Samira Page, founder of Gateway of Grace, a nonprofit that serves refugees, is a force to be reckoned with in Dallas, Texas, where she helps people assimilate, find employment and secure affordable housing after they come to America.
But its her powerful personal story that started decades ago in her native Iran that only adds to the intrigue surrounding her work.
It was there, inside the restrictive, Islamic country, that Page said she experienced a vision as a child that forever changed her spiritual trajectory. Growing up as a nominal Muslim, she had very little experience with the Christian faith.
“When I was 6, I had a vision of the Virgin Mary and I had no idea who she was,” Page recently told Faithwire. “There was this huge rock — this lady came from behind a rock, she took my hand and she said she was Mary.”
Page said that the vision was quite clear and that it unfolded during the day, though she wasn’t aware of what it meant at the time due to her young age.
Still, it piqued her curiosity about Mary, Jesus and the Christian faith more generally — a level of interest that only increased after she saw the 1943 film, “The Song of Bernadette,” a movie about a French woman who had visions of Mary and later became a Catholic saint.
“God planted those seeds in my heart,” Page explained.
Eventually, Page and her family fled Iran 19 years ago. But, like many refugees, she found herself in a desperate situation. After arriving in Mexico, where she stayed for a year, Page said she and her family were left in dire straits.
“Smugglers left us in the middle of Mexico with nothing,” she said.
But, looking back, Page now believes that God provided for her and her family “in amazing and powerful ways,” explaining that, after a year, the family applied for asylum and moved to the U.S. And just one day after arriving in America, she connected with a Christian church and never looked back.
“Six months later, I became a Christian,” Page said. “There wasn’t a [singular] moment … it was an ongoing process that led me to submit finally to Christ.”
Page’s story took a number of other turns, though, as she soon went to seminary and eventually began to pray to God, asking what he wanted her to do with her life. That’s when she started looking more intensely at the services available to refugees in Dallas, weighing her own experience in the process.
“I was a refugee myself and I started looking at what was available to refugees in North Texas,” Page said. “I noticed that there were not many systematic ways of mobilizing churches in a holistic way … for the transformation of lives.”
What soon evolved was a full-time ministry for Page, with the launch of Gateway of Grace, an organization that serves refugees. The nonprofit officially became a 501(c)(3) organization just three years ago, but already the accomplishments are mounting.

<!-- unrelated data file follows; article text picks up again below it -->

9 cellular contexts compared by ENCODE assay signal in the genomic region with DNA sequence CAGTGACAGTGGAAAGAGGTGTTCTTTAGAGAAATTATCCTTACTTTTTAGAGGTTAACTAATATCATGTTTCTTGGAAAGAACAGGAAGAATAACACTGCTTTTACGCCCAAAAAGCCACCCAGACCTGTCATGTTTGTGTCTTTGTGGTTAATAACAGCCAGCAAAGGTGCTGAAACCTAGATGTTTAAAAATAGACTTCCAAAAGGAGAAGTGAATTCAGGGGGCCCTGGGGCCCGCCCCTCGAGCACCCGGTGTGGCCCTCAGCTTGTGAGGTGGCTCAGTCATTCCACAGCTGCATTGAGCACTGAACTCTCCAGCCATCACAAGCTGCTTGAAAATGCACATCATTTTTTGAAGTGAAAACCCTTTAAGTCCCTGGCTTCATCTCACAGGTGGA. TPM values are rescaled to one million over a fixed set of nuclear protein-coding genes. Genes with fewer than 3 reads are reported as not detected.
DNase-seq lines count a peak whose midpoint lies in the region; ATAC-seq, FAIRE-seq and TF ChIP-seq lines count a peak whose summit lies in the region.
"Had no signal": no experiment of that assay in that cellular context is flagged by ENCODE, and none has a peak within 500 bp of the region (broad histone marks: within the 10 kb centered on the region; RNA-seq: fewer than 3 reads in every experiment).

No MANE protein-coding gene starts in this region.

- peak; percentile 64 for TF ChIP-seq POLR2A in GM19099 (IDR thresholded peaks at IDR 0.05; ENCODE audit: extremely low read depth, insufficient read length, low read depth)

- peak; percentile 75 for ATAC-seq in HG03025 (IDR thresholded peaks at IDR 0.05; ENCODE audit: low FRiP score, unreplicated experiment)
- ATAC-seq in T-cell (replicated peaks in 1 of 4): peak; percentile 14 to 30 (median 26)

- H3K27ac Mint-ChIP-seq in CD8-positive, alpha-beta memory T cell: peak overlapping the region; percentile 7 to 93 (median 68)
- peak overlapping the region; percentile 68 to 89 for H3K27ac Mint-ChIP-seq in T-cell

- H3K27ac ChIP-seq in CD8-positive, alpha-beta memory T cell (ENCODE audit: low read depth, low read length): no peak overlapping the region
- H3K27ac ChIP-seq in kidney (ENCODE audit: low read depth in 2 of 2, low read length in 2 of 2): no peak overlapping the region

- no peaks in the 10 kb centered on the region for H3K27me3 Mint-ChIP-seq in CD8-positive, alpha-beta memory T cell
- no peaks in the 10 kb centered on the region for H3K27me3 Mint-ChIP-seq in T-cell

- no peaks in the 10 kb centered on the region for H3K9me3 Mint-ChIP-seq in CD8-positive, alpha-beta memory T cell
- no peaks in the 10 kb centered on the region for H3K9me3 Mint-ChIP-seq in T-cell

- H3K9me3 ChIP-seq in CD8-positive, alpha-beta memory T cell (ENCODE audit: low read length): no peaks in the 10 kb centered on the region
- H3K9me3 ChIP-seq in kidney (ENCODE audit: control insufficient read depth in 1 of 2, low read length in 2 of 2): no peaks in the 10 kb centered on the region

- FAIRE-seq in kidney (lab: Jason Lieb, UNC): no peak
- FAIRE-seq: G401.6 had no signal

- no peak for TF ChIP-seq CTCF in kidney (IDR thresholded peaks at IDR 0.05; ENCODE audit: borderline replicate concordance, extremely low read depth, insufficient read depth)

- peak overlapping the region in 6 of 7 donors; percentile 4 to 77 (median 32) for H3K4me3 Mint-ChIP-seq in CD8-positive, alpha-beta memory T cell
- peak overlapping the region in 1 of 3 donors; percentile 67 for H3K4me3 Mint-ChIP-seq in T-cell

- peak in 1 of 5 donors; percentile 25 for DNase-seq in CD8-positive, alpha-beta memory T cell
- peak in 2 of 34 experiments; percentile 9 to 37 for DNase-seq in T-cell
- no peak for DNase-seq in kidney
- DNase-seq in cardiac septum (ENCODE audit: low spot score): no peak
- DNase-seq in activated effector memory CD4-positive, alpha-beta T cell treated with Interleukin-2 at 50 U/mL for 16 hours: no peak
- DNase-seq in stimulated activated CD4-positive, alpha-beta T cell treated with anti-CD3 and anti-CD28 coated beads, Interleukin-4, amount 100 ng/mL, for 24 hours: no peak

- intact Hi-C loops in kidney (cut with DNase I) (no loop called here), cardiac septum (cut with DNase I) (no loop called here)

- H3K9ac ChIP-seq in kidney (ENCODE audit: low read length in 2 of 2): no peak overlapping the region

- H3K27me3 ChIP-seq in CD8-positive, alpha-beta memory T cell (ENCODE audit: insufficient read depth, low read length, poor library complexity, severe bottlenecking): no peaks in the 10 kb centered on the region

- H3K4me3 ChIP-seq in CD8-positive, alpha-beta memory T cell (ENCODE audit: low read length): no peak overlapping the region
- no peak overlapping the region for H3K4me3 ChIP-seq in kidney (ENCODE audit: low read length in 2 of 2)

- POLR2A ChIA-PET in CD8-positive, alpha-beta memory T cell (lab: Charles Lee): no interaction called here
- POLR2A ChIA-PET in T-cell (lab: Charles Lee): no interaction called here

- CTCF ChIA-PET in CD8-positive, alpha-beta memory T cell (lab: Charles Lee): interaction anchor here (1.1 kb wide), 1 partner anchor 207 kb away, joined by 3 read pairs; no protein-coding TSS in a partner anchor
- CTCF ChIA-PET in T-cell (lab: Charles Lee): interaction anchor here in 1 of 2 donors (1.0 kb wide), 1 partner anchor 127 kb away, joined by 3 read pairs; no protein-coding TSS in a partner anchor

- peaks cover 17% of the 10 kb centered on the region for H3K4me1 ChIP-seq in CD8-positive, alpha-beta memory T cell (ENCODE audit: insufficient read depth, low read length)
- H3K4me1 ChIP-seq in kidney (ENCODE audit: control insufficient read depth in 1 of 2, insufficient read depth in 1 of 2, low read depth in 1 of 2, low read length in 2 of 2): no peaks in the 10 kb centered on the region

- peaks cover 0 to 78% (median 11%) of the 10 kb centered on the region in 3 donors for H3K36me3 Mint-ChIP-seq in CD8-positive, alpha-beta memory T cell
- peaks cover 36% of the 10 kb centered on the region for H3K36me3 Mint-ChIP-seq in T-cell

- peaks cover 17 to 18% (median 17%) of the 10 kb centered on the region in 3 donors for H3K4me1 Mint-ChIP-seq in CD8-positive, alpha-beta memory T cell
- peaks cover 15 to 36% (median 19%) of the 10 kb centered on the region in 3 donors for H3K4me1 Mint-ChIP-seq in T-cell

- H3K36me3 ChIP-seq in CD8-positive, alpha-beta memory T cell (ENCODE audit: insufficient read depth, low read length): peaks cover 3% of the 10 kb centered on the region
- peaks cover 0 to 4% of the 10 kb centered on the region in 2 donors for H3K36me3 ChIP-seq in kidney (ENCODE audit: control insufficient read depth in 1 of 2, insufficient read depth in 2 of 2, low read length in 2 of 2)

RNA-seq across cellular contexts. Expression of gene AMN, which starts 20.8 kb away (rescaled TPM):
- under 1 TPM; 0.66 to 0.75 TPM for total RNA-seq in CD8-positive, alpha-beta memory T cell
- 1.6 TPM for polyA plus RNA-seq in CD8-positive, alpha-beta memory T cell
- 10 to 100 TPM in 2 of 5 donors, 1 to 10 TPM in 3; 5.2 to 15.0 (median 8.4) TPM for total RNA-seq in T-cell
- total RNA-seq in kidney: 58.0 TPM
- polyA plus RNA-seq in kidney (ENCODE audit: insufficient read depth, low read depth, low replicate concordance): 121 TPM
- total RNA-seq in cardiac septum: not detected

The name itself is a testament to the heart of Christianity and the idea that “grace” in and of itself is what differentiates the Jesus-centered faith from all others. As for Gateway of Grace’s biggest accomplishment, Page said it centers on the fact that the mission has brought over 80 churches together to unify and “do God’s work.”
And that work is relatively limitless, considering the vast and sweeping needs of the refugee population.
“I go to a lot of meetings, I do a lot of praying … I share my testimony, because that’s really the one thing that God has given me to show the power of church, the transformation of lives through the gospel,” Page said. “We build a lot of relationships through our refugees. We teach them English, we teach them American standards and values, we help them assimilate, we help them find jobs, we help them connect with their children’s schools.”
Gateway of Grace also serves refugees’ spiritual needs, hosting a Wednesday night worship services for persecuted Christians and for Muslims who are interested in the Bible. Additionally, the organization recently started a worship band in Farsi.
Page, who can relate to the refugees who come to America scared, alone and without resources, said that she is deeply moved and curious as to what God has planned for the individuals and families whom she works with.
“When I look at a refugee woman, child or man I say, ‘I wonder what God has for them,’” Pahe said, before sharing the story of one woman she recently helped.
That woman — a mother of five whose husband was kidnapped by ISIS — was working in the U.S. at McDonald’s last year when Page and her organization came alongside them, helping with low-income housing and with securing grants for the children to attend private Christian school.
“We started helping them … and then any needs that they had, they kept coming back to our Wednesday night worship. … eventually they started going to church,” Page said. “A few months ago she told me that she believed Jesus was the son of God.”
In the end, Page said she’s honored to be a part of these peoples’ stories.
“When I look at my life and when I look at the life of these refugees … it’s a privilege to be part of that,” she said.